Eid, also called Eid Ul Fitr, is celebrated
as a reaffirmation of the Islamic faith and Muslims from around the world show
their gratitude to Allah for all favours received and is eagerly awaited by every Muslim.
The day of Eid marks the end of Ramadan, the ninth
month of the Islamic calendar and marks the beginning of the
month of Shawwal.
Eid and Its Roots in Islamic History
As per Islamic tradition, the month of
Ramadan was the one in which Prophet Muhammad had the first revelation of the Quran from Archangel Gabriel. Ramadan, since then, has been a month of
peace, austerity, brotherhood and devotion to the tenets of Islam.
The entire month of Ramadan is one of piety
and self sacrifice. During this month, devout Muslims fast and pray the entire
day. They abstain from all physical needs during daylight hours and focus on
prayer, renunciation, repentance for wrongdoings and spiritual reflection.
Muslims break their fast after sunset and spend the time listening to sermons, eating
and serving communal meals and reading from the Koran.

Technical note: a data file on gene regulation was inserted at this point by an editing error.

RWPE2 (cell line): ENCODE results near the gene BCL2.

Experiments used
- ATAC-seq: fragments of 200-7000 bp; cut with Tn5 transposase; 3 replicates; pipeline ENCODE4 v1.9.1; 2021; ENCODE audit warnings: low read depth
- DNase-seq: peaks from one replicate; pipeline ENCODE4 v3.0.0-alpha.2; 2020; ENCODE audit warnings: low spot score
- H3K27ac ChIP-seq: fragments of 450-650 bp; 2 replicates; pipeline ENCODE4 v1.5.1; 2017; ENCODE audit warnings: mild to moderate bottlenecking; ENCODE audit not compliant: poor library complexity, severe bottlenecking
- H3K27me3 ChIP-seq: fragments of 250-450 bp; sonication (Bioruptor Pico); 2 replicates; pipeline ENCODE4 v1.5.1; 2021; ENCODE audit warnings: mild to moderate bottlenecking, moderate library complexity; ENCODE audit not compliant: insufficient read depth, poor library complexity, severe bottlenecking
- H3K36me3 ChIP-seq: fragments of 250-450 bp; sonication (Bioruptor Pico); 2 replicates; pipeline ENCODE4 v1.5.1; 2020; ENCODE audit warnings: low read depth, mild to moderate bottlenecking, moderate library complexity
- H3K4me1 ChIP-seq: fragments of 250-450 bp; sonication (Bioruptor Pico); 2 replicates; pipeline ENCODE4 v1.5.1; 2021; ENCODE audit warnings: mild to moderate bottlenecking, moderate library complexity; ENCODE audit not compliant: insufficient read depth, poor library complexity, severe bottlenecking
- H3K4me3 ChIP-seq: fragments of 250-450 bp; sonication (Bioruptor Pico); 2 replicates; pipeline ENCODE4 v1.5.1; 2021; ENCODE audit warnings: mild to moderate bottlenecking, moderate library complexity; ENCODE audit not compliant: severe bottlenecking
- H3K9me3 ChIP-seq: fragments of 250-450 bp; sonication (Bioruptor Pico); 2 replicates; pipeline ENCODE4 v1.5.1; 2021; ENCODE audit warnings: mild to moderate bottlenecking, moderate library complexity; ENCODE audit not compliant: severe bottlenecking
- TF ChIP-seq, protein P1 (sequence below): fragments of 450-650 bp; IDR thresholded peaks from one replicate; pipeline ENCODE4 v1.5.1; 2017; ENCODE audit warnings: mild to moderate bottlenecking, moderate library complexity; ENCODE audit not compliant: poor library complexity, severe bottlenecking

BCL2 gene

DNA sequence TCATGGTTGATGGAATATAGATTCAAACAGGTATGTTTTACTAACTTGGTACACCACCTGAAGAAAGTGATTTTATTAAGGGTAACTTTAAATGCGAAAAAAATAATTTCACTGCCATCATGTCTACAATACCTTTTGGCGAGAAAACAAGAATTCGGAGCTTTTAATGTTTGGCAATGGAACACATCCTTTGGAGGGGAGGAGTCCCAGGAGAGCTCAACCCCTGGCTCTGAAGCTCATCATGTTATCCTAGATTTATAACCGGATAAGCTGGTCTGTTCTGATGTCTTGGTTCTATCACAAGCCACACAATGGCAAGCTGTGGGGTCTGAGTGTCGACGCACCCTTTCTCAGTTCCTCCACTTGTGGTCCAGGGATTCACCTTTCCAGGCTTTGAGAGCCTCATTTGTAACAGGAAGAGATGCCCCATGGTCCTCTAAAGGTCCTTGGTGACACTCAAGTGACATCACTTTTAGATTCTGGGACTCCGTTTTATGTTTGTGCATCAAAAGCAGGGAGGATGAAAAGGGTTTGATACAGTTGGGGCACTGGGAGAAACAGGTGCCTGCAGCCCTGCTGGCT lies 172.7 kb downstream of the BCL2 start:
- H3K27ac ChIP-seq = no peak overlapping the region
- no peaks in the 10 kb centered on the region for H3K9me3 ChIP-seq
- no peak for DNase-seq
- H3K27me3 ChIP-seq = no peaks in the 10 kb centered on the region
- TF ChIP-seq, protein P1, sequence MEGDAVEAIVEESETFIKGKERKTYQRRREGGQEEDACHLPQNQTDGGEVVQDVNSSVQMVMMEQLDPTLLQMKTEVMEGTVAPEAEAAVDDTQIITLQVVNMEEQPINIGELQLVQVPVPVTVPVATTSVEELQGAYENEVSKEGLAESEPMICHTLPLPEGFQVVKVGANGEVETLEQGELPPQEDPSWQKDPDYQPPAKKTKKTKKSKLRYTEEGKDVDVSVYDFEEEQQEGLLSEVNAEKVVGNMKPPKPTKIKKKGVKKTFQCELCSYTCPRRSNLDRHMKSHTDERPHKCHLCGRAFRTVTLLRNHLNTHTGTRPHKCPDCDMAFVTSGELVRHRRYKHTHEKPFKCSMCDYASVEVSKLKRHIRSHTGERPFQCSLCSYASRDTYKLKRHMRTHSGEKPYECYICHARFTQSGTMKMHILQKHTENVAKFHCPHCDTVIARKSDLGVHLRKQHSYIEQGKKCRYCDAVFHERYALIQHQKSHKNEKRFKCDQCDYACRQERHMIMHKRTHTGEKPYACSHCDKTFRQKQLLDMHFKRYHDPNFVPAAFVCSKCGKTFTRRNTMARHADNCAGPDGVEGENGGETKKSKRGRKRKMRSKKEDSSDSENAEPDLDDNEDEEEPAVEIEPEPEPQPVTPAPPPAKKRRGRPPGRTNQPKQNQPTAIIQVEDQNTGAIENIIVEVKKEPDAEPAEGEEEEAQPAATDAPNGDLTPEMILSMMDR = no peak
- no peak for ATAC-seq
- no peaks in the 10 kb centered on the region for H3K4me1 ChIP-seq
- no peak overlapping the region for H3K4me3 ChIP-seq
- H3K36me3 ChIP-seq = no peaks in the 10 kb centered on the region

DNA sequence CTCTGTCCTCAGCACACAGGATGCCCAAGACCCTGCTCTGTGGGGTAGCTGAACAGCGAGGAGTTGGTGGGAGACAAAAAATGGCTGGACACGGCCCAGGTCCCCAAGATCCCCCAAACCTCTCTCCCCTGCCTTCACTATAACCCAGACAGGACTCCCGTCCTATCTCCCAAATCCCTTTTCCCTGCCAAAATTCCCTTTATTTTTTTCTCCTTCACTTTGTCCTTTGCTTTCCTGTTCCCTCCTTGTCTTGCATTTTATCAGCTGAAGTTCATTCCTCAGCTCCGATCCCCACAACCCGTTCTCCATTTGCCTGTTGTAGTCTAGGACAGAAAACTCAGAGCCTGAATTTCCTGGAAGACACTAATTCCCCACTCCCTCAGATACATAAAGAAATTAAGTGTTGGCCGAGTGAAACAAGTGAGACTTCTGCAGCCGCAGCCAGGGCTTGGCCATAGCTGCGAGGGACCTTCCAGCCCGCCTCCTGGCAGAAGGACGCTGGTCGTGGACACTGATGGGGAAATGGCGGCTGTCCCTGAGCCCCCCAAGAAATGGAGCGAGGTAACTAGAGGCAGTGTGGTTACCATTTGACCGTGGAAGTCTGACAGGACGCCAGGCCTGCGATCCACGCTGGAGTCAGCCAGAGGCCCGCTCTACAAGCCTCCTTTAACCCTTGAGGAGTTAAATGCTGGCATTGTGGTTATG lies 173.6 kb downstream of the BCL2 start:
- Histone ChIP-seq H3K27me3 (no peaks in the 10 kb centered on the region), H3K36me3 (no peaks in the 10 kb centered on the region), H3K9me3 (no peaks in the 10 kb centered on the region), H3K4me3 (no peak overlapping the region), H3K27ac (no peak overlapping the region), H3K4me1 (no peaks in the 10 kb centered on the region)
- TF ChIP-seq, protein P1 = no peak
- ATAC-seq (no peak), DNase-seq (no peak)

The Traditions and Festivities During
There is a tradition of charity of serving
the needy with food in the form of grains or fruits. Donating money for this
practice is termed as Zakat Al Fitr and is considered to be a duty of every
devout Muslim during Ramadan.
On the day of Eid, Muslims wake early
and break their month long fast with a breakfast which traditionally includes
dates, harking back to Islamic roots in Arabia. They wear new clothes specially
purchased for the festive occasion and attend communal prayers called Salah. These
Eid prayers are held in a mosque or open ground which can accommodate a large
After the Eid prayers, a short sermon on
Islam is given and communal prayers for prosperity are uttered by all. Muslims
who haven’t been able to perform the Zakat Al Fitr donate food to the destitute.
They then greet and embrace the person sitting on either side at the prayer
Food is an important aspect in celebration of Eid and elaborate mean including the ubiquitous Sevai (a dessert made from Vermicelli and milk) are prepared for the guests.
Modern Day Eid Celebrations
The festivities continue for three days,
and Eid is mainly a time for meeting friends and family. People visit their
friends and exchange greetings. In remembrance of their ancestors, they visit
graveyards in a tradition called Ziyazrat Al Kub’r.
Each home is cleaned and adorns a festive
look during Eid. Women wear their best clothes and jewellery, while men
traditionally wear white garments. Children look forward to gifts of cash
Due to its stature as one of the prime
Islamic festivals, Eid brings together people like no other festival does.